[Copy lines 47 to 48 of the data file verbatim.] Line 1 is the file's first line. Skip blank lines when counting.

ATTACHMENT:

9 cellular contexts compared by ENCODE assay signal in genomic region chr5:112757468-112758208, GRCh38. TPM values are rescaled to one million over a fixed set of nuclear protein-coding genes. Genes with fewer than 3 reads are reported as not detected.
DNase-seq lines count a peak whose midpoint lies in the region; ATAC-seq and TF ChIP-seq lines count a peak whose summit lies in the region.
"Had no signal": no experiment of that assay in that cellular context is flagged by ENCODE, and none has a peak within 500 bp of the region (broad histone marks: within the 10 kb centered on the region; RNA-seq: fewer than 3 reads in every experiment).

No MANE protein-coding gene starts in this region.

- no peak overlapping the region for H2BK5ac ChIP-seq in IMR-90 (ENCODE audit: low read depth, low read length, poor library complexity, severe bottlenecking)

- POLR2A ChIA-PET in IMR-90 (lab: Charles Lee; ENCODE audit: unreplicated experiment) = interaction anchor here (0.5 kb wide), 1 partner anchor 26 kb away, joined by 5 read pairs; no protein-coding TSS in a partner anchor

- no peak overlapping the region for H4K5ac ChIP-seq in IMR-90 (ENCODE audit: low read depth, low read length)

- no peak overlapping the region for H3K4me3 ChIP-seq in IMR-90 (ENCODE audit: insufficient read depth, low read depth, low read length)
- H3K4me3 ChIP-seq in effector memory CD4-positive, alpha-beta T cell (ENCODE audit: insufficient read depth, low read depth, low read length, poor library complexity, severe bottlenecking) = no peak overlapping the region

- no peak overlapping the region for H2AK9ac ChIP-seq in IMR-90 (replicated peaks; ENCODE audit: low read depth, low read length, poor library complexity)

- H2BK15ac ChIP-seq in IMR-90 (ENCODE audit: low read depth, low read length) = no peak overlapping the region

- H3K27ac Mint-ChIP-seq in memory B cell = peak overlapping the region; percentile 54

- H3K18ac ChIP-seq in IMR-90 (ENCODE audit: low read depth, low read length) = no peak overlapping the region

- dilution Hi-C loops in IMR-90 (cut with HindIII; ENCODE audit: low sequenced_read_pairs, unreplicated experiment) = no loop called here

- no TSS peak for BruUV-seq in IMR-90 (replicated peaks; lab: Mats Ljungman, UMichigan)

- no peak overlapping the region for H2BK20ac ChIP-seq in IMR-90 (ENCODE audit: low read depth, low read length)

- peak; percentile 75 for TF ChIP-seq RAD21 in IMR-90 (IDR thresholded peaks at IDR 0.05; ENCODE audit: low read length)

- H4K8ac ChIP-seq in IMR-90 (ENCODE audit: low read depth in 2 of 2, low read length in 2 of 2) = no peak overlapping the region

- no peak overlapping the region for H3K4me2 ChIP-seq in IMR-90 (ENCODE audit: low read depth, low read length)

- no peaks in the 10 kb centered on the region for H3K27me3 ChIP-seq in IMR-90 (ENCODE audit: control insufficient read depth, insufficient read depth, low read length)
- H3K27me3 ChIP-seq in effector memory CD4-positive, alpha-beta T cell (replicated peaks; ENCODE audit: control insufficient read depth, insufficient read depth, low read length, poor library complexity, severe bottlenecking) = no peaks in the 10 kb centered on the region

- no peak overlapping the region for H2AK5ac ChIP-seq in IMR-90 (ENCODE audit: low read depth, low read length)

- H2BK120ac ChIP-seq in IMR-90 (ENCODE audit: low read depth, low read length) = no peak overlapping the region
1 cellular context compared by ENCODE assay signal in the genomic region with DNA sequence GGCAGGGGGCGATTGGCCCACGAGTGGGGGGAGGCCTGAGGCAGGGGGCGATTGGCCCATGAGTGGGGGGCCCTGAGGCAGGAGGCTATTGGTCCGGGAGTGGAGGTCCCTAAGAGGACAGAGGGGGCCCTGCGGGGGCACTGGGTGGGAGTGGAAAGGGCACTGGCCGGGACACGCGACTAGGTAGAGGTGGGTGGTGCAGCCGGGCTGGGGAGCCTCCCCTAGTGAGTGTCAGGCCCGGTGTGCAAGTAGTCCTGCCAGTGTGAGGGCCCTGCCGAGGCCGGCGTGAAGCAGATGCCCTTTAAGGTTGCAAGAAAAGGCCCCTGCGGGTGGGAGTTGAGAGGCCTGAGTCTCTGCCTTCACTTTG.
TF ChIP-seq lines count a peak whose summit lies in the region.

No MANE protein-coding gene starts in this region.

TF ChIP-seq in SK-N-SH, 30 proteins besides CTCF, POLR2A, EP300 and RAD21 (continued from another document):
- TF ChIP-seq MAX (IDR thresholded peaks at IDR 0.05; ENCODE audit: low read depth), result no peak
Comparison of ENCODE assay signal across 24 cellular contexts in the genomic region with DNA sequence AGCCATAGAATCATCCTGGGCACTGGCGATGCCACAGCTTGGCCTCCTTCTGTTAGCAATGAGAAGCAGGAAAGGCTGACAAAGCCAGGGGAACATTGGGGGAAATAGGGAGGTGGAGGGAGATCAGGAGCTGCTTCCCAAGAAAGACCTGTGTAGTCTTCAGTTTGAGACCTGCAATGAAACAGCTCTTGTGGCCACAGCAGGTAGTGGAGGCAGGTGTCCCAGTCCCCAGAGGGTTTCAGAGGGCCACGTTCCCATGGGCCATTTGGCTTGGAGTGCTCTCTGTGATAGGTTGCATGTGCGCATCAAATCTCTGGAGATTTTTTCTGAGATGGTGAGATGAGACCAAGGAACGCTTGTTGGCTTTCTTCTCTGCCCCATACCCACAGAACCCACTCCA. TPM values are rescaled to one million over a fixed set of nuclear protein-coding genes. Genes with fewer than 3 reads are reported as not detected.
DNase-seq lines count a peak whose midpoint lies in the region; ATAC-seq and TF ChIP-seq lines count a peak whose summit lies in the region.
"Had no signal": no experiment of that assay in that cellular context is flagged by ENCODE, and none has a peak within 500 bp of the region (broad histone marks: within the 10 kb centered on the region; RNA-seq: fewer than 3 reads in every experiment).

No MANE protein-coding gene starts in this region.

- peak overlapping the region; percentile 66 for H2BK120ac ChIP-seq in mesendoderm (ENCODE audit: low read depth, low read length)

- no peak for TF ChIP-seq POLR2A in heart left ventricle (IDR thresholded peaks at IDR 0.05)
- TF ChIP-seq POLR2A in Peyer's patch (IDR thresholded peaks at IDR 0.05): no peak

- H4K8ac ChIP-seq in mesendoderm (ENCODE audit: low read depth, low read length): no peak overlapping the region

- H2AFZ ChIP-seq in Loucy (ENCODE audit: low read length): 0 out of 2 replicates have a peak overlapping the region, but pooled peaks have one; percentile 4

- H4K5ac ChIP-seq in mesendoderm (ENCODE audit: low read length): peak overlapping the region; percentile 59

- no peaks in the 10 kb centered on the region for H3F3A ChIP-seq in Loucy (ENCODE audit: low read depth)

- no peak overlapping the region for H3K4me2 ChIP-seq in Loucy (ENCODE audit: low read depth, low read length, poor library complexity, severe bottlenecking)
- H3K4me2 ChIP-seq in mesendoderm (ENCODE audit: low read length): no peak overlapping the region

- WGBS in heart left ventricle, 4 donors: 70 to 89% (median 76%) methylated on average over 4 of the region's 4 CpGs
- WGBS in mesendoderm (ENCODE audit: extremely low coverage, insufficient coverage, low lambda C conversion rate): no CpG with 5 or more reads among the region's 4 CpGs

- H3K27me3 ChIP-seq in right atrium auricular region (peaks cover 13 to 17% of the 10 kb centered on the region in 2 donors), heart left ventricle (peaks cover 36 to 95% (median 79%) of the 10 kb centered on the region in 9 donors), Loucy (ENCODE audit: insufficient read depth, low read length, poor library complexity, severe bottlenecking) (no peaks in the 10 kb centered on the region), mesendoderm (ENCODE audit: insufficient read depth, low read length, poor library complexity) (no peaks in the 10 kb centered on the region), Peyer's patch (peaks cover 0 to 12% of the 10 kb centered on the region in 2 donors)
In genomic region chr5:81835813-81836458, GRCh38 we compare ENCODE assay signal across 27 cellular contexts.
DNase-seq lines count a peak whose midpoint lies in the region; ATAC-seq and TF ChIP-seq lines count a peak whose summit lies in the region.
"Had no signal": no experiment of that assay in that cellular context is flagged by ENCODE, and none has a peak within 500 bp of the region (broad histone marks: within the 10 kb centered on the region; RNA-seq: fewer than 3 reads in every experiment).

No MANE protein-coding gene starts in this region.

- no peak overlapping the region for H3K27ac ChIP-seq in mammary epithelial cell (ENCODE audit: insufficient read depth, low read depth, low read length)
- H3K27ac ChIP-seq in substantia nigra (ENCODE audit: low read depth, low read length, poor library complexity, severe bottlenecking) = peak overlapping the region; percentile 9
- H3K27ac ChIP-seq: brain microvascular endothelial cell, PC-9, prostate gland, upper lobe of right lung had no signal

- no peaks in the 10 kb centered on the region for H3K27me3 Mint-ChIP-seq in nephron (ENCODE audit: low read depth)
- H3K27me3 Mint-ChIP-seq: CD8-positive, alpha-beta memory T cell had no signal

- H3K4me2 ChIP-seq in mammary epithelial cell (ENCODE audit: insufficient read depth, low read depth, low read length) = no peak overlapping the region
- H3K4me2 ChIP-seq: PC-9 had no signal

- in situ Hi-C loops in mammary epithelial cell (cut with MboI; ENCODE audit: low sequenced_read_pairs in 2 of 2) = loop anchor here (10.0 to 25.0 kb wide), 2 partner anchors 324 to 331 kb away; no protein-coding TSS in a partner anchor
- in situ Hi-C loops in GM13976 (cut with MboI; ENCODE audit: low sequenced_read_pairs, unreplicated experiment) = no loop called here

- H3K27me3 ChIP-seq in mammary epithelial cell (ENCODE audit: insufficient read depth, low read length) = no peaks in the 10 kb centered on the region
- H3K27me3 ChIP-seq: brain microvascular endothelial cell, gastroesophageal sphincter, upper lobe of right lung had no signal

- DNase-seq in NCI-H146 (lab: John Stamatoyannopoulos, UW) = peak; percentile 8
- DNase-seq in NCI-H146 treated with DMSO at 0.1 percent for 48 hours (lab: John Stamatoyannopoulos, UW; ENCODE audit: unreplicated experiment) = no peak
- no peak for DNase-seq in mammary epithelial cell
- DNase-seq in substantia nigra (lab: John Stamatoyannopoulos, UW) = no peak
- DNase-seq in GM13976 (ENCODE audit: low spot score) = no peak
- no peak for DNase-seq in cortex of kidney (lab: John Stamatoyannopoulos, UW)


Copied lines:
"Had no signal": no experiment of that assay in that cellular context is flagged by ENCODE, and none has a peak within 500 bp of the region (broad histone marks: within the 10 kb centered on the region; RNA-seq: fewer than 3 reads in every experiment).

No MANE protein-coding gene starts in this region.